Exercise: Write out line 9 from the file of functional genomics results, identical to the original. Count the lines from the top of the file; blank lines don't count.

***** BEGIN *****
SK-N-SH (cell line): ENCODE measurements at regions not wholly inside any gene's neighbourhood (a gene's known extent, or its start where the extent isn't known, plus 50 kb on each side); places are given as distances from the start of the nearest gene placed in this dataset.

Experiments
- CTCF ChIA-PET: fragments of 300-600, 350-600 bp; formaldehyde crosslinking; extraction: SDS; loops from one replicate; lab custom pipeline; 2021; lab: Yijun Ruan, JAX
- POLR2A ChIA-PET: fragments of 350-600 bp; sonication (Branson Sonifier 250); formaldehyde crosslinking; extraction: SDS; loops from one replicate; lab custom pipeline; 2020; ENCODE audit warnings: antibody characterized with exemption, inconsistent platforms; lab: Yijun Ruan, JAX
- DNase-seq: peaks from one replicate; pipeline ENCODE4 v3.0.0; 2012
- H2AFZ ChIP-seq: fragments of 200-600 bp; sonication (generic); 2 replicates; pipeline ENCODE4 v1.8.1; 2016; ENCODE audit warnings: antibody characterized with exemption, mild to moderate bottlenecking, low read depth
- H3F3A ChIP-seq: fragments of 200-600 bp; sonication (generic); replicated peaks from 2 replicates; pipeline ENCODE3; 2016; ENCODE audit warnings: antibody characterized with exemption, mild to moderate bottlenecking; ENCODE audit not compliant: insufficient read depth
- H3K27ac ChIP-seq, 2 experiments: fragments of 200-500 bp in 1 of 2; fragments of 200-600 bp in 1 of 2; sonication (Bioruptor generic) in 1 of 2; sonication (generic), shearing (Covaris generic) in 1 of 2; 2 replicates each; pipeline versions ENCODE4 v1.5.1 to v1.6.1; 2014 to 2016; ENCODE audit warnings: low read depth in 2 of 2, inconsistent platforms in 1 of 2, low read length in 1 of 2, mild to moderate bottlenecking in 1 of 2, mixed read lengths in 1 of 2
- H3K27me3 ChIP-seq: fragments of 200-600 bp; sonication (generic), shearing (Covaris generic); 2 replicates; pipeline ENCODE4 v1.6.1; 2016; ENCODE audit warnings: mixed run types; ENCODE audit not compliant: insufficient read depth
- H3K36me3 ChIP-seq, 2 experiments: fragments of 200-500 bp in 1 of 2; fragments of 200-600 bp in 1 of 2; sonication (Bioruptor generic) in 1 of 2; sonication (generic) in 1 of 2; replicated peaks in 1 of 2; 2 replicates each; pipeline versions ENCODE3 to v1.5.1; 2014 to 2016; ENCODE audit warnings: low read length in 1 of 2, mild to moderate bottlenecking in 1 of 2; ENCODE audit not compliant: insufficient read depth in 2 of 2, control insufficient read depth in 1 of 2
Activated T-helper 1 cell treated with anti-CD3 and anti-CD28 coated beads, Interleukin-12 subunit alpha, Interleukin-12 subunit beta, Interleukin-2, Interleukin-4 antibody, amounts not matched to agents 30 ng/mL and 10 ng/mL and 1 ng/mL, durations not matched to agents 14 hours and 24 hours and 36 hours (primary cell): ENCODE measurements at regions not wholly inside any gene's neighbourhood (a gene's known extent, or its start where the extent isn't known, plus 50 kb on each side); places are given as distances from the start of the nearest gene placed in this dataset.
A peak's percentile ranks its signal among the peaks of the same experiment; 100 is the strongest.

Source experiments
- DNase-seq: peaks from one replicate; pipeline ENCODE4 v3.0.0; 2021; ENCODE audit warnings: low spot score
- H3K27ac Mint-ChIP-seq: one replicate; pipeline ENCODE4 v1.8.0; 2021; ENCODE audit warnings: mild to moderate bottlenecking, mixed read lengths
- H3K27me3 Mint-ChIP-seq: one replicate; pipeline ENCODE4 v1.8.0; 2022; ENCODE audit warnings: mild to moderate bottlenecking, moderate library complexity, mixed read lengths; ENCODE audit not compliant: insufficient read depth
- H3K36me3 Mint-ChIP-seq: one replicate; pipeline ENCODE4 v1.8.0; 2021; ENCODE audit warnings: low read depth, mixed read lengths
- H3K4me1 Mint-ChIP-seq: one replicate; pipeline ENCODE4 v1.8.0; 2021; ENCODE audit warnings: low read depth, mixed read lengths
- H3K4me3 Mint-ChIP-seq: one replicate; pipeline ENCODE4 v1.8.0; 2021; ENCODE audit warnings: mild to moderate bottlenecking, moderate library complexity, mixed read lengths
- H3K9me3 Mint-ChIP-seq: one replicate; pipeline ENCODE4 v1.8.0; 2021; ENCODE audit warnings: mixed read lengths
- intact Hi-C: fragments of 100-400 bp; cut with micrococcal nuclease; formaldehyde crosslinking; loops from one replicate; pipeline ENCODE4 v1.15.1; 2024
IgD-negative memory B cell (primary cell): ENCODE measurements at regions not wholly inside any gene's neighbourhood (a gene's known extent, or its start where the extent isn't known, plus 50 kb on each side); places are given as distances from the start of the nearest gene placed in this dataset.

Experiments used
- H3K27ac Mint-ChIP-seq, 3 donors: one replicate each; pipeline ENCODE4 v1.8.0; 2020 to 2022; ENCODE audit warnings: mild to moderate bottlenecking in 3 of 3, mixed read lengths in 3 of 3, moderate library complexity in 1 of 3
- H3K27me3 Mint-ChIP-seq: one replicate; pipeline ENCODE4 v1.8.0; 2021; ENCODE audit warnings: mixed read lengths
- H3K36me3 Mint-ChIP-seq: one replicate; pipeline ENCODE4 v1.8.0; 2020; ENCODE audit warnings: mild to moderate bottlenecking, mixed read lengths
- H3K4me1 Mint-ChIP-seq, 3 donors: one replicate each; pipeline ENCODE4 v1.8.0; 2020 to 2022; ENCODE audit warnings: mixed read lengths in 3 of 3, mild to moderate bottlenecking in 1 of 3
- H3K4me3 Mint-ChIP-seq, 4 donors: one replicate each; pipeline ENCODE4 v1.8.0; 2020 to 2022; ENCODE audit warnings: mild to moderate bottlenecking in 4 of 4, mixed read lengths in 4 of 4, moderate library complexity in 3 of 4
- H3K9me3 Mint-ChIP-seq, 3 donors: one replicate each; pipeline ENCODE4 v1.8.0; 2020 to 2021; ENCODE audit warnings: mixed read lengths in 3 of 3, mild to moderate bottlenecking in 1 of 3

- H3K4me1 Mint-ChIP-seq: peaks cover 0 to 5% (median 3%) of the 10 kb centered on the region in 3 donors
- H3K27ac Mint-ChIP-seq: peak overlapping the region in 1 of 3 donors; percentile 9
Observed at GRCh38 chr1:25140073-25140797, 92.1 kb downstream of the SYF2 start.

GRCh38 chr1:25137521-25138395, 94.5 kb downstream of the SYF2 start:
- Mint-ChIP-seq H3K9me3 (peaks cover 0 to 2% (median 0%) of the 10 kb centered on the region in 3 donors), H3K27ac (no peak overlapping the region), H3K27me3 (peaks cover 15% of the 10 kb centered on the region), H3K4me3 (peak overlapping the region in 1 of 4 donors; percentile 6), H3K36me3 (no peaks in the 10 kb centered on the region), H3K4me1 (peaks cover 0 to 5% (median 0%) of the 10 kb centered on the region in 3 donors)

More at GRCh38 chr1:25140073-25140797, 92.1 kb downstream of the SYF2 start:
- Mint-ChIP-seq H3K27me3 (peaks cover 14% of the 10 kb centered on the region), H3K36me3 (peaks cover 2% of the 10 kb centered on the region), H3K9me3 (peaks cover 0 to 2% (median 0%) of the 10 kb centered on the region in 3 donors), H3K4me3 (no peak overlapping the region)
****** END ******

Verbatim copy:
- H3K27me3 ChIP-seq: fragments of 200-600 bp; sonication (generic), shearing (Covaris generic); 2 replicates; pipeline ENCODE4 v1.6.1; 2016; ENCODE audit warnings: mixed run types; ENCODE audit not compliant: insufficient read depth